[We’re pleased to welcome author Isabel Collien of Freie Universität Berlin. Collien recently published an article in Management Learning entitled “Critical–reflexive–political: Dismantling the reproduction of dominance in organisational learning processes,” which is currently free to read for a limited time. Below, Collien reveals the motivation and challenges for her research:]
What motivated you to pursue this research?
I am both a researcher and a practitioner in the field of diversity and equal opportunities in organizations with a great interest in bridging theory and practice. In particular, I seek to understand how societal power relations influence micro-level practices, such that equal opportunities programs and other organizational practices sometimes fail to cater to the needs of those we seek to empower, motivate or sensitize.
Looking into power-sensitive organizational learning studies for theoretical and practical inspiration, I discovered that the research field provided nuanced discussions on the effect of micro-level power structures and dynamics or macro-level discourses on learning in organizations. What I was missing, was a theoretical framework for understanding the effect of societal power relations (related to persisting structures of dominance) on micro-level learning processes. My paper addresses this research gap. Based on Bourdieu’s theory of practice, I lay a theoretical foundation to explain the reproduction of dominance structures in micro-level learning processes.
What was the most challenging aspect of conducting your research?
The most challenging aspect in the process of writing the manuscript was the editor’s and reviewers’ advice to decide between a theoretical and an empirical paper. The final manuscript is a theoretical paper, which draws on a case study by Heinemann (2014) on advanced training participation in Germany to illustrate its key points. The study shows how a multi-level, historically grown system of othering leads to feelings of not-belonging and demotivates female migrants from participating in advanced training programs. Building on these insights, I suggest that researchers need to take three steps to understand and potentially counter the effect of societal power relations on learning processes: being critical, being reflexive and being political.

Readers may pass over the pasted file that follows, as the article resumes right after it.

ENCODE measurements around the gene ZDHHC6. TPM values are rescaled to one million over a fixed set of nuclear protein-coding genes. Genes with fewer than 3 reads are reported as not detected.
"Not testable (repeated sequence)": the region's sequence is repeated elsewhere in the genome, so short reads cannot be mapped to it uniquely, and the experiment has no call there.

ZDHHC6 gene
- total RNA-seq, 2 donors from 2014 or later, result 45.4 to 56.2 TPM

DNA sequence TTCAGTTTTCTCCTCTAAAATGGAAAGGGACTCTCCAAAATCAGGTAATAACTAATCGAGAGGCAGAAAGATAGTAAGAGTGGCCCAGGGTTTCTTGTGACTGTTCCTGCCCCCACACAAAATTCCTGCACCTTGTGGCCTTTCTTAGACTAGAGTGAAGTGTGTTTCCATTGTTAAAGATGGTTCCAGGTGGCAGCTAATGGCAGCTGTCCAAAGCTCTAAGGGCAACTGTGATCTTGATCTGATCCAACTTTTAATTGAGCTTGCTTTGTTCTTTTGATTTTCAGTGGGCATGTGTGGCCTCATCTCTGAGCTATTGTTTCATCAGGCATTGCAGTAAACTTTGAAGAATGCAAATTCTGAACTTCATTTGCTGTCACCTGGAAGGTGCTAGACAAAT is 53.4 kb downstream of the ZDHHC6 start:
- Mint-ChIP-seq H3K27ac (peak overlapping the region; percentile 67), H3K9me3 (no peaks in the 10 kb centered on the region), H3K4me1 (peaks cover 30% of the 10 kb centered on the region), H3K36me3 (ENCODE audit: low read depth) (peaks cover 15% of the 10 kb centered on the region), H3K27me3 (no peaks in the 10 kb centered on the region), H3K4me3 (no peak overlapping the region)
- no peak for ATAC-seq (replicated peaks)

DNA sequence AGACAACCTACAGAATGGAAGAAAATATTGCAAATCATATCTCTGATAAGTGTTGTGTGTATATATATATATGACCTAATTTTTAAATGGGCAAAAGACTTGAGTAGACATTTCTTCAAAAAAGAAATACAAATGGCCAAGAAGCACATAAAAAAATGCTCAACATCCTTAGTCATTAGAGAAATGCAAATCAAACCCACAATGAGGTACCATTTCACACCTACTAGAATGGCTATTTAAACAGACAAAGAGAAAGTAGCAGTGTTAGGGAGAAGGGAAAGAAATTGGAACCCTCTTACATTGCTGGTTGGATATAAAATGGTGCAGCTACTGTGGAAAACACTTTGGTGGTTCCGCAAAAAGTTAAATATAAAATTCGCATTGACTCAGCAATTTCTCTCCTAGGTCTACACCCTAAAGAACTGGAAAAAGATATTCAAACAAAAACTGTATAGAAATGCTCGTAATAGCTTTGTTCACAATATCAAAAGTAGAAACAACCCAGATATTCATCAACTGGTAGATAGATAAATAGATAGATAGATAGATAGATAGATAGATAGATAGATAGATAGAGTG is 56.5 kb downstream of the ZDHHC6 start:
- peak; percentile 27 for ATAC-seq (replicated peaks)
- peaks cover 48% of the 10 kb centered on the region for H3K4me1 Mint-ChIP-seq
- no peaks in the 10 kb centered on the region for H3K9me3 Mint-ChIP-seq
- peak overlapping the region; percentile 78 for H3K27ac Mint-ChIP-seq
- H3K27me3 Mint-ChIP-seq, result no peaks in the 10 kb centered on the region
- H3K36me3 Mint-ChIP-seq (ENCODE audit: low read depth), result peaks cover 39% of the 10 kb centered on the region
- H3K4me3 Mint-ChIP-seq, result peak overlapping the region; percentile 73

How will your research impact the field?
The answer to this question can only be speculative or wishful thinking. Yet, I hope that my proposed triad of being critical, being reflexive and being political inspires future research on power and organizational learning. Hopefully, researchers will agree that questioning taken-for-granted practices and structures requires a multi-level and historically informed perspective to dismantle the reproduction of dominance structures in learning processes (being critical). Furthermore, I argue for a broader notion of reflexivity in relation to societal power relations, encompassing questioning the researcher’s social position, the research field and ultimately, the scholastic point of view (being reflexive). Finally, I wish for researchers to understand the importance of making their particular perspective, their research motivations and their subsequent choices more transparent to a) make ethically informed judgements about the nature of organizational learning and b) allow for an in-depth, controversial discussion of their findings in the context of unequal power relations (being political).
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Diagram photo attributed to geralt. (CC)